Knowing what we don’t know

Question marks right.jpg

At a time of uncertainty, its sometimes helpful just to frame the questions that need to be answered about the future. Pimco, the world’s largest bond fund managers, have done just this in two separate analyses. Their answers mirror those advanced by former Treasury Secretary Nicholas Brady, and make good sense to the blog:

Q1. How bad could this get?
Answer: “No one knows for sure, but common sense would provide a good guess. If the government cannot substitute credit to the same extent that it is disappearing from the private system, then the U.S. and global economies will retreat. If the economy is viewed as a bathtub filled with water (credit), then draining it back down might reduce economic activity proportionately. Liquidate credit to 2003 totals and you just might reduce economic activity (GDP) to 2003 numbers as well. Whoops! That would mean a 10%+ contraction in the US economy with unemployment approaching the teens.”

Q2. What can be done?
Answer: “Keeping the tub sufficiently full means advancing policies in content and magnitude never contemplated since the days of FDR. The U.S. and global financial systems require credit creation and foreclosure prevention, not bank nationalization as currently contemplated by some. Trillions will be required in the U.S. alone and it is critical that there be a high degree of policy coordination among all nations, which avoids protectionist measures reflective of failed policies in the 1930s.”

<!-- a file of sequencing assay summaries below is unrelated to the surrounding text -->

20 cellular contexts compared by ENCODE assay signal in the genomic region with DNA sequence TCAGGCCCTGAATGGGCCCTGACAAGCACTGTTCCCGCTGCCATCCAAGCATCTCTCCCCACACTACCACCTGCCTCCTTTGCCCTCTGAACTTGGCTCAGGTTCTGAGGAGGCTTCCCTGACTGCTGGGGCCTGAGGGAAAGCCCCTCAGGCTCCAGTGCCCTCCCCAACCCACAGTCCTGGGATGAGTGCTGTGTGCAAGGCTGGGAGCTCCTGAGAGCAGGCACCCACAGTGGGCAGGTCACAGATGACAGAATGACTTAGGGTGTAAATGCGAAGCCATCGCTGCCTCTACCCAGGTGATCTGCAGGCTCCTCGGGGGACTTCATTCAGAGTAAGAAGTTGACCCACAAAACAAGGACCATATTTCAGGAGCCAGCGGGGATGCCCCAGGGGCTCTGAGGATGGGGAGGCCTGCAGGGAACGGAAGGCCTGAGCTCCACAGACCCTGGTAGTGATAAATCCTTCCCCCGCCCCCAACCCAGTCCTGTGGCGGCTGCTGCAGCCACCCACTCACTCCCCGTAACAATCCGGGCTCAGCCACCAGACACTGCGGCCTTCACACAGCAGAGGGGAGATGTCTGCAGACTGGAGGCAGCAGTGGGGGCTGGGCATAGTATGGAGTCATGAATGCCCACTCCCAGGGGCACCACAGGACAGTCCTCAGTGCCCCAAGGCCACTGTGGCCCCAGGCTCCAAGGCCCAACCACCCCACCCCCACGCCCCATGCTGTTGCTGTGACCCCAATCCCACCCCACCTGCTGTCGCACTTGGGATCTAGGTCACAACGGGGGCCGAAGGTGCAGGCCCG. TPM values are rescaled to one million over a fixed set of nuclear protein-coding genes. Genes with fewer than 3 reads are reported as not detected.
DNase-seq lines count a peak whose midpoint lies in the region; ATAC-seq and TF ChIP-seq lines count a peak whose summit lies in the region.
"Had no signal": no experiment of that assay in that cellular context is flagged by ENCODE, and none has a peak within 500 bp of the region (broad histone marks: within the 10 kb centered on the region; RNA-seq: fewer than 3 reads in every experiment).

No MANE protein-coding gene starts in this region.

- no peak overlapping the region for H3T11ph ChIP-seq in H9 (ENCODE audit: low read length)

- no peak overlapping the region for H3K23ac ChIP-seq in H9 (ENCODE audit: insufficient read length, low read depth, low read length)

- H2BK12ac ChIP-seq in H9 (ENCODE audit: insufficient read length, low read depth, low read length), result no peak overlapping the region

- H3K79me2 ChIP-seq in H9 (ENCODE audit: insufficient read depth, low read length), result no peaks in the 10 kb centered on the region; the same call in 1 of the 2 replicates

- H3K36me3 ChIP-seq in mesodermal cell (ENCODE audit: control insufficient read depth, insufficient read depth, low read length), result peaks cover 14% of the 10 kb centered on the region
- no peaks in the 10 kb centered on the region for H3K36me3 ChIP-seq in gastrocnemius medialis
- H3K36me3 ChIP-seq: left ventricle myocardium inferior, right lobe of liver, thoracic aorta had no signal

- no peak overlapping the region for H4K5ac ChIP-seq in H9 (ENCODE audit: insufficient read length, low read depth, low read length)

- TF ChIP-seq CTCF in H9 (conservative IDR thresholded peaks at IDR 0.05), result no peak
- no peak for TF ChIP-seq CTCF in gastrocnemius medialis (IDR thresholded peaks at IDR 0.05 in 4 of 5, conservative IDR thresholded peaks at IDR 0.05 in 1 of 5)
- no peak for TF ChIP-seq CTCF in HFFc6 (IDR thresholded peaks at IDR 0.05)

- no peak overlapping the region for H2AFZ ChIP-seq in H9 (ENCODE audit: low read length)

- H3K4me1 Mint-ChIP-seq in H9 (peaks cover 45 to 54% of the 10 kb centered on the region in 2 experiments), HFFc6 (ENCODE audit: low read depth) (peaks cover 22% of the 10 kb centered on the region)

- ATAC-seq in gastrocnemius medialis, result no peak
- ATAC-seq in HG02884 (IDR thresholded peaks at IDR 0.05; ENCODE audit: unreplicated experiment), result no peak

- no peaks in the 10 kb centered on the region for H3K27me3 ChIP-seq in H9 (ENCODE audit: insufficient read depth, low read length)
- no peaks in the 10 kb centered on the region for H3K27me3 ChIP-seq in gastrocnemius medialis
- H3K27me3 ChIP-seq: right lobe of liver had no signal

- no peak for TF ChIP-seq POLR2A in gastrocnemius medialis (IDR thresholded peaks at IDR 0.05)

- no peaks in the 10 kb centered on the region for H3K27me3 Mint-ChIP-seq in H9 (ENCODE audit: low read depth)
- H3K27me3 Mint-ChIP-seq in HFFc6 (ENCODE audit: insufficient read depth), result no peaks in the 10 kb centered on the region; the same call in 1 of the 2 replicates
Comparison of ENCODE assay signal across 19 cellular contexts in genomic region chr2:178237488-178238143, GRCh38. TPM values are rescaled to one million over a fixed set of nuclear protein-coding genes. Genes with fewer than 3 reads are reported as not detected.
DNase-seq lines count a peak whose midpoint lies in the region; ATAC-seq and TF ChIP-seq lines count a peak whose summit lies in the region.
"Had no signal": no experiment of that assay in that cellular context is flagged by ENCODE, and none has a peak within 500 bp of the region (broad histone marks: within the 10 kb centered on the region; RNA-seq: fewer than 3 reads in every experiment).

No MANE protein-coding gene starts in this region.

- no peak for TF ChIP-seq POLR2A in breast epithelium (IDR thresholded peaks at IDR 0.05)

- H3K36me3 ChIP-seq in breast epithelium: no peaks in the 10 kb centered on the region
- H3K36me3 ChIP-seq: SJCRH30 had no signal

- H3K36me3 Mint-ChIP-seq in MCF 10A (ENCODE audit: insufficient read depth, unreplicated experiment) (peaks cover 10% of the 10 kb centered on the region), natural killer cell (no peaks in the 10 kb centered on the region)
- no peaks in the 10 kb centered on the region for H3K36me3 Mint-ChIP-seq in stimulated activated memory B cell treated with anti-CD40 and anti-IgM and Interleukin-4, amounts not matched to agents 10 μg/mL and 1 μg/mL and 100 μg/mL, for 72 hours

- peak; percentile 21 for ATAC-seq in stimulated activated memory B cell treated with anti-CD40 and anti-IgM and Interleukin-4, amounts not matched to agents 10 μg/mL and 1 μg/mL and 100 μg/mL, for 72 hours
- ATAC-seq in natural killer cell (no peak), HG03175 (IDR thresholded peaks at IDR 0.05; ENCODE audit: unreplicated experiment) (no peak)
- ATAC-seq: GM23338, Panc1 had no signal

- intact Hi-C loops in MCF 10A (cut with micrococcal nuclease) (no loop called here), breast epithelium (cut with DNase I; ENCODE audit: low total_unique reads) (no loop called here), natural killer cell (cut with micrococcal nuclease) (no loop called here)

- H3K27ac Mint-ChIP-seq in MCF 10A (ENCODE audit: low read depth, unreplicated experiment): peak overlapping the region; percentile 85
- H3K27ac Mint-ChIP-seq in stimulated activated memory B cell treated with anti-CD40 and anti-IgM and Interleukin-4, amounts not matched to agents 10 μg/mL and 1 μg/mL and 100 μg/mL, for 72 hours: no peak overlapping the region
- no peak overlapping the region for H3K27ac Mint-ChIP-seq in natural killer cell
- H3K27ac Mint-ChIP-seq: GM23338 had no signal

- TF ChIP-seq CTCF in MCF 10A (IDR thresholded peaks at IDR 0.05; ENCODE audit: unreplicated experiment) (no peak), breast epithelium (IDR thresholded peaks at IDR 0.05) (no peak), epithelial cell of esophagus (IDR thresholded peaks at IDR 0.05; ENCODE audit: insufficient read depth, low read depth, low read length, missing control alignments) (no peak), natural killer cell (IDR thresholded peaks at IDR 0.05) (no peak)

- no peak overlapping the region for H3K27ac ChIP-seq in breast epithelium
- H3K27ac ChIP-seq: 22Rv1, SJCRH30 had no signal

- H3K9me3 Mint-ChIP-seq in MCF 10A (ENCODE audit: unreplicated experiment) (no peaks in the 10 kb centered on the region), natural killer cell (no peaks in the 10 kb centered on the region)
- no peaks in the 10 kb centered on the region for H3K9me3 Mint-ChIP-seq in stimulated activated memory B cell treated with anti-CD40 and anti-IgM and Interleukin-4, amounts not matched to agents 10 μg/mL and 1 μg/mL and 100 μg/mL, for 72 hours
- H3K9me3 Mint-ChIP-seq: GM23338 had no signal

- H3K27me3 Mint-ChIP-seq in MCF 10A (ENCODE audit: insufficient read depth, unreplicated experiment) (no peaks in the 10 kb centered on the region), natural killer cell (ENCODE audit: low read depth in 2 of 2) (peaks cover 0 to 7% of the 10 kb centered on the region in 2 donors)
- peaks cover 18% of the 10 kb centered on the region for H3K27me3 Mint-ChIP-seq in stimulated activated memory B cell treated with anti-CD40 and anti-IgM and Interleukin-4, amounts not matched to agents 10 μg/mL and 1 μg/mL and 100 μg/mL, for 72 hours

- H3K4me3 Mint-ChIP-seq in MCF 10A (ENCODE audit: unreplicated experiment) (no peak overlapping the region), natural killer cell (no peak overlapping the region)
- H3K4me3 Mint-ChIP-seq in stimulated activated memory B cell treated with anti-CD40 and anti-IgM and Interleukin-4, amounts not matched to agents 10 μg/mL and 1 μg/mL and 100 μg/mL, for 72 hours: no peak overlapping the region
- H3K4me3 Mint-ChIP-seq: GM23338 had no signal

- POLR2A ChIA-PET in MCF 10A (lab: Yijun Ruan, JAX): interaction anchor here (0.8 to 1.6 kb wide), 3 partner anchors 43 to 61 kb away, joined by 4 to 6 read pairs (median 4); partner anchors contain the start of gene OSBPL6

Q3. What is the new credit paradigm?
Answer: “Expect to see lower levels of liquidity (making price discovery harder), more corporate defaults (and restructurings), and lower recovery values. You can no longer assume a 40% recovery rate as a bond investor. Government bailouts will likely be based on political parameters, rather than commercial reasoning.”

About Paul Hodges

Paul Hodges is Chairman of International eChem, trusted commercial advisers to the global chemical industry. The aim of this blog is to share ideas about the influences that may shape the chemical industry over the next 12 – 18 months. It will try to look behind today’s headlines, to understand what may happen next in important issues such oil prices, economic growth and the environment. We may also have some fun, investigating a few of the more offbeat events that take place from time to time. Please do join me and share your thoughts. Between us, we will hopefully develop useful insights into the key factors that will drive the industry's future performance.

, ,

Leave a Reply